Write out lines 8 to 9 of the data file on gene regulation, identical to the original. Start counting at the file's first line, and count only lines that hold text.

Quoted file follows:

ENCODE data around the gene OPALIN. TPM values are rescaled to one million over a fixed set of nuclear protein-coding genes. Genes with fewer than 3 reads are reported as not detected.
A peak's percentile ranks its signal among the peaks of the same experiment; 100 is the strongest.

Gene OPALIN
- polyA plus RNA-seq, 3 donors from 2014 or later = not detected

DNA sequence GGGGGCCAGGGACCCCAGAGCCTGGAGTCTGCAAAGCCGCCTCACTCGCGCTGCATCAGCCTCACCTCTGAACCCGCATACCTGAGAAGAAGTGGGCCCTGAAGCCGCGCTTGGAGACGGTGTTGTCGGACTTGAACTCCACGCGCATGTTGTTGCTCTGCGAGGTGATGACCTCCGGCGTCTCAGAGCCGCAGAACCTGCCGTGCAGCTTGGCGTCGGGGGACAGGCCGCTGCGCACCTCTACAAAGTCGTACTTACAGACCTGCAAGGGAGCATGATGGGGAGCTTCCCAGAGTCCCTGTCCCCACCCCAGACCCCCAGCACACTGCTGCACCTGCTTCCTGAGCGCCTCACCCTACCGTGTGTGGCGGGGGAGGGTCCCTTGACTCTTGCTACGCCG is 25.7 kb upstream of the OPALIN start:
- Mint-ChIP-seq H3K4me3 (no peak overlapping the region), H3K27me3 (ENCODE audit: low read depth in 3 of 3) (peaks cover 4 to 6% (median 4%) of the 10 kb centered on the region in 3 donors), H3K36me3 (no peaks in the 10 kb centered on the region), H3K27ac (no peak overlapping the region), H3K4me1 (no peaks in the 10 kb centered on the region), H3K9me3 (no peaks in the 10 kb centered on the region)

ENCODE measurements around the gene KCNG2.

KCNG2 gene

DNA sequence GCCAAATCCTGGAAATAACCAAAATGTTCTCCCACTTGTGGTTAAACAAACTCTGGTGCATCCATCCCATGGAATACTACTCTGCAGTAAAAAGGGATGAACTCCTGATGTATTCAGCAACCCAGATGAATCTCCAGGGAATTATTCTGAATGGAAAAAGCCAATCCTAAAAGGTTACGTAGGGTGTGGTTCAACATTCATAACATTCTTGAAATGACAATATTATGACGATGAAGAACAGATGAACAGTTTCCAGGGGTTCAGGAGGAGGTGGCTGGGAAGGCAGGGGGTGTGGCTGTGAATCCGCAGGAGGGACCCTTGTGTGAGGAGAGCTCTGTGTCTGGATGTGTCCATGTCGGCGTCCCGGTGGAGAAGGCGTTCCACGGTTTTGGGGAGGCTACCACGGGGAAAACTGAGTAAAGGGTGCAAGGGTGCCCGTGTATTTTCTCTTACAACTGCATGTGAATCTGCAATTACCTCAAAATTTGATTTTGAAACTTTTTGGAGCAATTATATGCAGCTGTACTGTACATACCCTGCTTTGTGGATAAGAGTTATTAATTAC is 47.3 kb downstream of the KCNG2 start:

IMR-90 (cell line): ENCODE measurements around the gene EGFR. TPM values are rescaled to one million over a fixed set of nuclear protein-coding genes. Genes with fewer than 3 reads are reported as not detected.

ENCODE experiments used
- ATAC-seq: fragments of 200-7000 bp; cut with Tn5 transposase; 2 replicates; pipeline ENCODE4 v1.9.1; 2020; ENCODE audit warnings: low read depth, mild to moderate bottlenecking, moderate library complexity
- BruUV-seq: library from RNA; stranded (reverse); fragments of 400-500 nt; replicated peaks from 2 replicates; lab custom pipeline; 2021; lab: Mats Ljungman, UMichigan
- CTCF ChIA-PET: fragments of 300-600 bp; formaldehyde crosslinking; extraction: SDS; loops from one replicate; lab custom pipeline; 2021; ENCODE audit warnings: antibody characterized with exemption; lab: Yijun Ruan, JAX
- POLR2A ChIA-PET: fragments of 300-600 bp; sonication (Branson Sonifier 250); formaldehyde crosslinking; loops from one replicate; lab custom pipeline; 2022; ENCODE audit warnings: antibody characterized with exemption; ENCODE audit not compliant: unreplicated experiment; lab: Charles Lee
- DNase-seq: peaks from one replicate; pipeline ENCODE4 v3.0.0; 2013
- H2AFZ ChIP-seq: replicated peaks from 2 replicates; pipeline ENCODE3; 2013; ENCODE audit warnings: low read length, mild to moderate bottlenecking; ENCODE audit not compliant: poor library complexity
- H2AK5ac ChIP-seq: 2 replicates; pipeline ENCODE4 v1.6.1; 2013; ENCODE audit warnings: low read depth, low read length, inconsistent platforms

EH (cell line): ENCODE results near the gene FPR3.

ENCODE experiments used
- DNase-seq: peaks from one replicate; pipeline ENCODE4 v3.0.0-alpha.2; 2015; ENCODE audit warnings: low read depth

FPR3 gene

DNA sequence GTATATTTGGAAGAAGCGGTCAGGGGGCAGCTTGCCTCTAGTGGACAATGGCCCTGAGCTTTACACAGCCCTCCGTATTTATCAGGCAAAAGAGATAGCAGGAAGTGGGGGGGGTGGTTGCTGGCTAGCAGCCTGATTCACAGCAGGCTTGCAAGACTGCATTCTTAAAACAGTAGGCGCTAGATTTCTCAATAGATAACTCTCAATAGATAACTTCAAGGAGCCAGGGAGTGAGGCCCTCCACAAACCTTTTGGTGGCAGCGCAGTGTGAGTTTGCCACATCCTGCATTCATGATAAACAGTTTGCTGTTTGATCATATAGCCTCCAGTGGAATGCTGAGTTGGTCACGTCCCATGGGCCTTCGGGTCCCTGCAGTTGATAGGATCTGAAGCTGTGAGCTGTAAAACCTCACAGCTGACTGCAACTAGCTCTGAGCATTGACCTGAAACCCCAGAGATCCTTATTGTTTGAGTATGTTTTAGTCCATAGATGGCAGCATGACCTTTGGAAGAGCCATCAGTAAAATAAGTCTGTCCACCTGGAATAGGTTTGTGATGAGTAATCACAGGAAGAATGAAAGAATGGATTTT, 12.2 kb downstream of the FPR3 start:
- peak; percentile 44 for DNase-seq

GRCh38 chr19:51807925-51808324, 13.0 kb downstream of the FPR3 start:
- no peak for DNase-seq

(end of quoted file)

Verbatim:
KCNG2 gene

DNA sequence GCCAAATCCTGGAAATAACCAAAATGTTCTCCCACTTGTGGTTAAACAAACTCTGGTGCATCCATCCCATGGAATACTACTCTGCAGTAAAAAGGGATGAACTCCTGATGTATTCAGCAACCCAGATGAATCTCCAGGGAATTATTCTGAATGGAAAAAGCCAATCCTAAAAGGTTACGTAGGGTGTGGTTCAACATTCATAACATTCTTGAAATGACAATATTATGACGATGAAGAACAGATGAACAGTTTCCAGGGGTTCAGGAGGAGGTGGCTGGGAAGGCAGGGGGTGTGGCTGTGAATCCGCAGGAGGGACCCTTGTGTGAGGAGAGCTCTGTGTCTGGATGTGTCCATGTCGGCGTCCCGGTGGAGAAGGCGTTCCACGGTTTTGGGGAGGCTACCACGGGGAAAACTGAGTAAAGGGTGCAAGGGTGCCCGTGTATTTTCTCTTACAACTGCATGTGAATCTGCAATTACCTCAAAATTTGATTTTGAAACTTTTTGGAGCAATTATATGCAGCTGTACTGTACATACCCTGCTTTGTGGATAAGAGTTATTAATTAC is 47.3 kb downstream of the KCNG2 start: